#AskJamieOliver turned into ,”Hey, Jamie…how am I supposed to eat like that when I’m poor?”

The hashtag #AskJamieOliver on Twitter didn’t go so well for Jamie the other day. I think the tweet chat Q & A was supposed to be to promote his new show but it ended up being a chance for people to call him out on real food privilege . Well, that and to generally mock him.

I’ll just get this sordid confession out of the way right now: I kinda like Jamie Oliver.

I think he means well. I know,I know. Meaning well doesn’t count for much.  I live in an area immersed with food snobs who are also bleeding heart liberals. They’ll dine together over local,organic meals while passionately discussing the plight of poor people. They think they get it but they don’t and they think that by just talking about all these poor people things, they’re being good people. Being good isn’t always the same as doing good…and “doing good” can sometimes end up being a poorly executed maneuver if you don’t have a full understanding of what you’re trying to fix.

This is the main problem with Jamie Oliver.  He is in a perfect position to shed light on and change an oppressive food system but he needs to learn how to do so without shaming those who are struggling with real life problems. He needs a dose of reality and really needs to listen to his critics here.

There were some great snarky and pointed tweets the other day…
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But my favorite tweets related to Jamie Oliver the other day  was a series of tweets by @RhymesWithJen . She summed up what I talked about in The Reasons Poor People Don’t Eat Healthy  a bit more succinctly (140 characters per point,you know) . I always feel like the points are worth reiterating . The people who have had negative critique of the points usually say I’m “making excuses for poor people”, instead of recognizing that it really is that way. For real. We’re not making this stuff up.

(Oh,language advisory here. I didn’t edit out the cursing. I know I was supposed to make this blog more PG Friendly but meh…I hate censoring)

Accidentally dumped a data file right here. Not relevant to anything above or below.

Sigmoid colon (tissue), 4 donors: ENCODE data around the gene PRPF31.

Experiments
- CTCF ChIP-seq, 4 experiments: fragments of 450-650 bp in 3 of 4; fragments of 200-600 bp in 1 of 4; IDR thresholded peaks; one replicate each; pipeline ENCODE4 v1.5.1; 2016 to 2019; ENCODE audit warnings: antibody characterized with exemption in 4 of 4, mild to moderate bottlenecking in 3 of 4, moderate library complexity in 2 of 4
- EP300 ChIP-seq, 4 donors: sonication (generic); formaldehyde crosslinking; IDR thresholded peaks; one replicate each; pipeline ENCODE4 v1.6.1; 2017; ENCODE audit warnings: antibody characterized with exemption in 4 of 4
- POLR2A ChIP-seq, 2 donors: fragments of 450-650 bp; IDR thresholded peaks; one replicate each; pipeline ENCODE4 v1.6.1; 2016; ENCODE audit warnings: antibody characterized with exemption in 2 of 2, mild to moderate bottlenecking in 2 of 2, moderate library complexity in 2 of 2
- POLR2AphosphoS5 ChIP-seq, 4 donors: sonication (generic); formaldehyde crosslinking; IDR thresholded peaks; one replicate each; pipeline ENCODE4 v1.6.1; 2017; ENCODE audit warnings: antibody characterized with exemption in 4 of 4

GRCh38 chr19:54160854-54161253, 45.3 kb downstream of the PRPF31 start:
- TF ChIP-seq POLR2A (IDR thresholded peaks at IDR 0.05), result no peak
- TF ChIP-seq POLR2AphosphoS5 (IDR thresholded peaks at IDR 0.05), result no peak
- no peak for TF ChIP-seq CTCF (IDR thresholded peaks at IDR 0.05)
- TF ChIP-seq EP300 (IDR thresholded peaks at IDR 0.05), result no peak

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9 thoughts on “#AskJamieOliver turned into ,”Hey, Jamie…how am I supposed to eat like that when I’m poor?”

  1. Jamie runs an upscale restaurant and while he might have a foodie bent at times (pines nuts and panchetta) his message is Home Cooked Meals and empowering people to cook.

    I wrote a post about fast food v. home cooked prices. http://wp.me/sATnc-3325. It’s simply not true that fast food and junk food is cheaper then fresh healthier home cooked meals.

    Compare a bag of potatoes v. the same price/weight of chips. Compare box cereals v. grains and beans (rice, oats, flour, wheat, corn meal). Even the cheapest on sale cereal is more than whole grain, even organic every time.

  2. Chefbrian1, I have no idea where you’re from, or anything about you. But I know that where I am living in Harlem, NY, that is definitely UNTRUE. It’s much cheaper to buy store-brand pasta, store-brand sauce, and store-brand cereal than it is to buy enough fruit, veg, and whole grains to keep me as full as those other things will, for as long. And when I have less than $15/week to spend on food, you can bet yer blog that I’m gonna buy the cheaper food that keeps me fuller longer, and lasts longer in my pantry. I’ve eaten only pasta for dinner for the last two or three weeks, because that’s what I can afford right now. Don’t you dare tell me I should be eating nothing but bananas. That’s crazy. Even you would think that’s crazy!
    I’d love to eat organically. I’d love to eat balanced meals. But I can’t, right now. I have $15/week, maximum, for all grocery needs. The whole grain cereal at the shop up the street is $6 a box. Their store brand cereal is $1.99. I’m buying the store brand.
    I would love to know what I’m eating. But it’s a little bit more important that I eat at all.
    I bought at $1 box of strawberries off the street the other day when the bodega down the street was having a blowout. I was really excited to eat it– I hadn’t been able to afford fresh fruit last time I went to the store, because other supplies came first on the list. That box of strawberries last me two days, because they had already started to turn by day two, otherwise I would have tried to make them last longer. It was nice to have something fresh, but that same dollar could have bought me a packet of pasta to last two weeks. I still can’t decide if I made the right choice.

  3. Cat and I relate. Spent large part of my twenties living near 149th st and Third ave in the Bronx. Fresh fruits or vegetables at a reasonable price, is not going to happen. 6.99 for cereal and last I heard milk was near 10$ a gallon. There goes the $15.
    I live in El Paso now and althought it is actually is a desert can still grow a few thimgs a heck of a lot better than what was in the stores.

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